• by Sabz5150 (1230938) on Tuesday July 01, 2008 @09:45AM (#24014935)

      No mere human will never be able to accomplish what God did with Jennifer Lopez's ass.

      Perhaps not, but we are interested in pinning down the exact measurement of the kilogram, not the metric ton.

      • Re: (Score:3, Funny)

        by hey! (33014)

        This thread is like a couple of janitors on break discussing the merits of the 2008 models according Yachting magazine.

        They might have the dinghies, but they'll never use them with the objects of discussion.

  • anyone (Score:3, Insightful)

    by gEvil (beta) (945888) on Tuesday July 01, 2008 @09:21AM (#24014635)
    Does anyone here want to inform CmdrTaco that boobs shouldn't be perfectly spherical, and in fact, it's preferable if they're not?
  • Finally (Score:5, Funny)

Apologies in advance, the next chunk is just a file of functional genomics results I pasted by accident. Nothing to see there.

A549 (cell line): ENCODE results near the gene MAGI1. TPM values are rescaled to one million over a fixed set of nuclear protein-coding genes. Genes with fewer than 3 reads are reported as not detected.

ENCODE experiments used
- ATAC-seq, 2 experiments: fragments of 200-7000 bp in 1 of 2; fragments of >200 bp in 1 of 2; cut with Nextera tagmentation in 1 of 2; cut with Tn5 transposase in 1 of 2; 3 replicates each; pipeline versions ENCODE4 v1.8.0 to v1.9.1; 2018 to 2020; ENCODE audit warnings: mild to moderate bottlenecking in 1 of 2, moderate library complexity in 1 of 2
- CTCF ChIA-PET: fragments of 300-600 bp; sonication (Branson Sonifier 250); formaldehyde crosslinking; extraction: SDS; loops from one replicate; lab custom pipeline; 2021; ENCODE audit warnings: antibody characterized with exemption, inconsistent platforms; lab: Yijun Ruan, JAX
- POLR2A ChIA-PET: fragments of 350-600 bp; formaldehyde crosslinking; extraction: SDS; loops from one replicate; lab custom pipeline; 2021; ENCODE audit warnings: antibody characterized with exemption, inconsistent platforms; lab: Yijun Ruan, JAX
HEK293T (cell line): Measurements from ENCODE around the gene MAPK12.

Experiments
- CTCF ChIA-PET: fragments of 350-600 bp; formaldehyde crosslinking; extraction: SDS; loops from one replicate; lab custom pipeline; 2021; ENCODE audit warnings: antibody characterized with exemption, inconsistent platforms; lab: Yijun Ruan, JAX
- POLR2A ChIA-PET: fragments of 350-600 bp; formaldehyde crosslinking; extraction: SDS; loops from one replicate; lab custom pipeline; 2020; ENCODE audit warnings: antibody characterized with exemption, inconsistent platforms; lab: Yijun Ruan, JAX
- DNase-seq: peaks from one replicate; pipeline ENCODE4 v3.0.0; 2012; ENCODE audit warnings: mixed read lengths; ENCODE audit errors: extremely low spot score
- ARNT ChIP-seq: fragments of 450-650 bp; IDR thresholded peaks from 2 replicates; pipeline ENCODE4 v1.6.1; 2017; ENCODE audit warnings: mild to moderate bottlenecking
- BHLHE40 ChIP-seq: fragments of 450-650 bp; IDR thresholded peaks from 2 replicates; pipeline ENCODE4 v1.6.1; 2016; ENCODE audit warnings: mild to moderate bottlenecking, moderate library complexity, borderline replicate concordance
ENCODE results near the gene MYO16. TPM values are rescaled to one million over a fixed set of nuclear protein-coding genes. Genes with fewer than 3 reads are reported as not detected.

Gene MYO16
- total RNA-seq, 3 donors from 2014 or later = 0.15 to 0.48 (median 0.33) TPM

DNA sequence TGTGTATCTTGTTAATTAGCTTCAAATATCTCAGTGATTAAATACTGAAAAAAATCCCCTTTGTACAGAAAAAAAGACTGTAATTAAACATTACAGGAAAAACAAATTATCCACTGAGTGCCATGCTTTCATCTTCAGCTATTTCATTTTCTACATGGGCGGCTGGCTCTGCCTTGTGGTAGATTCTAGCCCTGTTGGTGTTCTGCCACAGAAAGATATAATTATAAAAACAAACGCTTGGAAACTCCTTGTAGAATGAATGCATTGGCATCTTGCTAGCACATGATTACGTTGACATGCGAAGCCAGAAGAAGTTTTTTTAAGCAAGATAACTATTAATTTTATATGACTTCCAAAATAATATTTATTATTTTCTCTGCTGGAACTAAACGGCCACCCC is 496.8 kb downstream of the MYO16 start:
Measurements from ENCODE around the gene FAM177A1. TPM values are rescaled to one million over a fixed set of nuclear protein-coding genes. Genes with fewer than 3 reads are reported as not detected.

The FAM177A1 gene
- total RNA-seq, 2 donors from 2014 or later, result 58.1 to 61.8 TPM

by Rik Sweeney (471717) on Tuesday July 01, 2008 @09:22AM (#24014647) Homepage

    No one will be able to claim that a game of pool, snooker or soccer was won because the ball wasn't round enough...

  • What's the problem? (Score:4, Interesting)

    by Dolda2000 (759023) <fredrik@dolda2000 . c om> on Tuesday July 01, 2008 @09:25AM (#24014687) Homepage
    I've never really understood the problem with creating a more stringent definition of the kilogram. Other SI units are measured in measurable quantities, such as the second being defined in terms of cycles of radiation from Caesium atoms. Why cannot the kilogram just as easily be defined as the mass of a certain number of atoms of one or another kind?

    Of course, I'm no experimental physicist, but if I were to guess, I might suggest the fact that the binding energy (and thus the mass) might change with force-field fluctuations in the vicinity, but I think that problem should be solvable by defining the proper environment for measuring.